The Legacy of Gunner

In a sea of solid chestnuts and palominos, one stallion stood out from the rest as he stepped into the arena in the 1990s. There was no missing the loveable stallion sporting tall, sparkling white stockings on all four legs, a bald face and adorable floppy ears. When Gunner first walked into the arena, hearts would melt at his features. But once he nailed that first sliding stop, reining enthusiasts knew this horse was a powerhouse.

A headshot of Gunner, a horse still considered a legend today
Photo by Tristan Dark

“He was such a cute little package with a strong, curling back stop,” recalls Colleen McQuay, who co-owned the stallion with her husband, National Reining Horse Association (NRHA) Hall of Famer Tim McQuay, for the stallion’s breeding career up until he passed away in 2013. “He already influenced the industry to pay attention to him.”

Registered with the American Paint Horse Association as Colonels Smokingun and the American Quarter Horse Association as Colonels Smoking Gun, Gunner (the name he was registered under with the NRHA) turned the reining world on its ear. Easily identified by his excessive chrome and white face, he became known for passing on those trademarks to his progeny, as well as his textbook-perfect sliding stop and athleticism in the arena.

Gunner is currently the all-time leading sire for the NRHA, with progeny earnings in excess of $14 million, making him the first $14 Million Sire for the sport, surpassing a fellow McQuay stallion, Hollywood Dun It.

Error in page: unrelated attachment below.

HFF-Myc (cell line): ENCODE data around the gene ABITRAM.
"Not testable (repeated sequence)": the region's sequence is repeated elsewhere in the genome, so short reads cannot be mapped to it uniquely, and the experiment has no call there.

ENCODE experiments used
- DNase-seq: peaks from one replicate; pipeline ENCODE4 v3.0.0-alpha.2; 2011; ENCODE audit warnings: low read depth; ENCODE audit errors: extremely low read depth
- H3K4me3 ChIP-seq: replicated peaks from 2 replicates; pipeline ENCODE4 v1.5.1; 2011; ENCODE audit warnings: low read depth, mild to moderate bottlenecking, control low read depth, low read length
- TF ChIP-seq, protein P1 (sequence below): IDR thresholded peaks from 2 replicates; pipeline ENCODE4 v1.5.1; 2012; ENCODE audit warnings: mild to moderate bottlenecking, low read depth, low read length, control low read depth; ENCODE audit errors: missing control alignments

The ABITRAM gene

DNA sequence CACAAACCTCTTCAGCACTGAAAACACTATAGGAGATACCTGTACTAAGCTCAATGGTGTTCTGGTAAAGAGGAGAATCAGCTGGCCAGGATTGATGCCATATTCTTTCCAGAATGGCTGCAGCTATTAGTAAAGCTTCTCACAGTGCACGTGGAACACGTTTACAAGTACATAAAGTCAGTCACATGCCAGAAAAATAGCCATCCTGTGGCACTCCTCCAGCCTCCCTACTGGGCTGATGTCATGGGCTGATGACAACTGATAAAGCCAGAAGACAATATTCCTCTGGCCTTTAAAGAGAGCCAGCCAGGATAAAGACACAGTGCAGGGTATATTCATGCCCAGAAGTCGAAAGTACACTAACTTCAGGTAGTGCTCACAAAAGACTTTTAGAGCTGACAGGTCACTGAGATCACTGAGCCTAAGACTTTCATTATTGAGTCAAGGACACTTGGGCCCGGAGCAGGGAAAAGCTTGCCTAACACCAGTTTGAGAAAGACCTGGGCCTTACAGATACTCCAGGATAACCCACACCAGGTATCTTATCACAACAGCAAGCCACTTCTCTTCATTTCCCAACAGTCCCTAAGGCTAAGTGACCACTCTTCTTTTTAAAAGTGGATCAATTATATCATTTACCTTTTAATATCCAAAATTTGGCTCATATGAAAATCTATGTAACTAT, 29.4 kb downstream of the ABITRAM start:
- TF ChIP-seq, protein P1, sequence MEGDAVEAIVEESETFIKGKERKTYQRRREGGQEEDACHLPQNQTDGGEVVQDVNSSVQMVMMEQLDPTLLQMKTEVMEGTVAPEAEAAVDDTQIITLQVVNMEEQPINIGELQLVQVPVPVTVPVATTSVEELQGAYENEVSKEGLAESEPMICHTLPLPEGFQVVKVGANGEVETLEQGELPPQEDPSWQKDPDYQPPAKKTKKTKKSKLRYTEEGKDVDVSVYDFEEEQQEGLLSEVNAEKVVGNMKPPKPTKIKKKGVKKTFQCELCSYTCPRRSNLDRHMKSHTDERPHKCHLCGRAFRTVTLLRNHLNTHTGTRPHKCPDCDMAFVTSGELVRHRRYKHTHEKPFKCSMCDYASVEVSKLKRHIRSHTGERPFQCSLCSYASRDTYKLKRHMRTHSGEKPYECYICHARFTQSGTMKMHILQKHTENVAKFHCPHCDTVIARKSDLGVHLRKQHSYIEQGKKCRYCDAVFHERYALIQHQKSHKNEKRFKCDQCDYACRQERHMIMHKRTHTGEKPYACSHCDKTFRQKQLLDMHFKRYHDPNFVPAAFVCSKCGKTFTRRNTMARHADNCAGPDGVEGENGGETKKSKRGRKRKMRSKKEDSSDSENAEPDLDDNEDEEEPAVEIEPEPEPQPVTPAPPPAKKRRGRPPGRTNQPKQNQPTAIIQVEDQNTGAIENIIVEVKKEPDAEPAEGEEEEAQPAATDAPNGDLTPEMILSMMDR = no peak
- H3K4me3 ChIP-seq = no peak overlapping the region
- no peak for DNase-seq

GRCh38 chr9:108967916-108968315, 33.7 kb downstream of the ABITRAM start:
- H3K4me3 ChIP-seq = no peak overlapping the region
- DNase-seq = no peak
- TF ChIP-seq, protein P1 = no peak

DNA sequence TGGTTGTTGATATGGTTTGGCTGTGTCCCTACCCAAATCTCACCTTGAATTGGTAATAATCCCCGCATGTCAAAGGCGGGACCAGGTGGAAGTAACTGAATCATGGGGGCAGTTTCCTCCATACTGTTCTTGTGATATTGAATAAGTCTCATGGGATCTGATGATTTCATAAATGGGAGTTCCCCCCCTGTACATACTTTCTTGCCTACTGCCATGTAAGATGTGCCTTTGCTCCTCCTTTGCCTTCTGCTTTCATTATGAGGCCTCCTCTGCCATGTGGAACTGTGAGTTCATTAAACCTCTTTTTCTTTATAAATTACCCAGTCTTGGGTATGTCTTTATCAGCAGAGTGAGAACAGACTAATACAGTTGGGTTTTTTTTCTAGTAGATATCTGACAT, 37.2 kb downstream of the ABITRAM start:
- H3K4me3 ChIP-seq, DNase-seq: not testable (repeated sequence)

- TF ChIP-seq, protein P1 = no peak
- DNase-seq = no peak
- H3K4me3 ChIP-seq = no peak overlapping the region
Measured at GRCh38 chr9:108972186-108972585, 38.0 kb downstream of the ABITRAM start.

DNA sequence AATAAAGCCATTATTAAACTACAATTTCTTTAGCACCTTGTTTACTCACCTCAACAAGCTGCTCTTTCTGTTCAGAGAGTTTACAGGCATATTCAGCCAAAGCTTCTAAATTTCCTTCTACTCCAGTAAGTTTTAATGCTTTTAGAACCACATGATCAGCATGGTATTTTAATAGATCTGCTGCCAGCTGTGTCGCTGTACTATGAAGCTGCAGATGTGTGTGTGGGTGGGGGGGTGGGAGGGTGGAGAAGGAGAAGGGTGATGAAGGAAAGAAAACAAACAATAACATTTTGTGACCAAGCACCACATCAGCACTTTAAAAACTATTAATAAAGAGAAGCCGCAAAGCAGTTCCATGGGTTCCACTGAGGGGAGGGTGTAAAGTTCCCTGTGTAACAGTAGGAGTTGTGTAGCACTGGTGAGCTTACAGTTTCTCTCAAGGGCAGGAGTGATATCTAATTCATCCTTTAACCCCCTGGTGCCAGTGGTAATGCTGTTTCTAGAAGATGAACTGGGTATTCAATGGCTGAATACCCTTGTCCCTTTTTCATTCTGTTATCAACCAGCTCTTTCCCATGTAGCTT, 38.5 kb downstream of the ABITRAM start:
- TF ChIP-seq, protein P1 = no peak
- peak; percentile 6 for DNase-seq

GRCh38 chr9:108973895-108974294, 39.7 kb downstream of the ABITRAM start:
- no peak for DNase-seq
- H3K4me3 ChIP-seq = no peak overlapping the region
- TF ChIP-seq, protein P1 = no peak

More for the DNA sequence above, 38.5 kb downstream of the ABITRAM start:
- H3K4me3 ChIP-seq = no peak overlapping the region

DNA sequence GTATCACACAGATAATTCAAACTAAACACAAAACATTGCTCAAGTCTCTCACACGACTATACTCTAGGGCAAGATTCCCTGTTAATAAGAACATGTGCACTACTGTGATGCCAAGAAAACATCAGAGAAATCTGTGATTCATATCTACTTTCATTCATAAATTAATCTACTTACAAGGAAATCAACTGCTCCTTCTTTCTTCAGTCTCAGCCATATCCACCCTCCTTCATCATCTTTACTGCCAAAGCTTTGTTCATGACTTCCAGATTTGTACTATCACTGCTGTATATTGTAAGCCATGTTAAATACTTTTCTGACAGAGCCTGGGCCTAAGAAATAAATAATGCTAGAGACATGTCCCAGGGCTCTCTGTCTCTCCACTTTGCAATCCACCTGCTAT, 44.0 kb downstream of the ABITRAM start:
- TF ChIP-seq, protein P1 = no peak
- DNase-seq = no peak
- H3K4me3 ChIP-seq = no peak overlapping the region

Down Right Amazing and Casey Deary at a reining show
Down Right Amazing with Casey Deary. Photo by Chelsea Schneider

Even though Gunner passed away 10 years ago, he still stands atop the rankings for AQHA and NRHA sires. It’s a stat that’s not taken lightly by the McQuays.

“When you look at the reining world, it still amazes me that our two studs have had such an incredible impact on the industry,” says Colleen. “The biggest reason we can keep him on the charts long after his passing is because of science.”

Stats from Gunner's career as a show horse and stallion

Throughout Gunner’s breeding career, the McQuays collected semen to freeze. Now, thanks to ICSI, or intracytoplasmic sperm injection, they are still able to breed 80-90 mares to him each year. This is a breeding technique for in vitro fertilization in which an individual sperm cell is introduced into an egg cell, thus extending the use of the collected, frozen sperm.

Ask any reining professional, and they’ll agree that Gunner was famous not only for his unique looks, but for his strong, correct, dynamic stop–the most popular maneuver in the discipline.

“And that’s visible in his get,” says Colleen. “When you stamp that incredible form and strength in the stop, that makes a big difference. But he was also so good-minded, and he passed that on to his progeny quite readily.”

Many trainers know that breeding to Gunner, or a son of Gunner, may result in a foal that is a good-minded horse.

“Obviously, the more natural the traits are, the easier they are to train, and the good mind helps as well,” Colleen says.

You see those attributes in Gunner’s sons who are now leading headlines as top young stallions, which include an NRHA Three Million Dollar Sire (Pale Face Dunnit), an NRHA Five Million Dollar Sire (Gunners Special Nite) and an NRHA Nine Million Dollar Sire (Gunnatrashya). And there’s so much more to see coming from the offspring of Gunner.

“It’s obvious he’s still vital because of what his colts are doing,” says Colleen. “But also because of what his sons and daughters are doing.”

This article about the legendary horse Gunner appeared in the Summer 2023 issue of Western Life Today magazine. Click here to subscribe!

Megan Arszman

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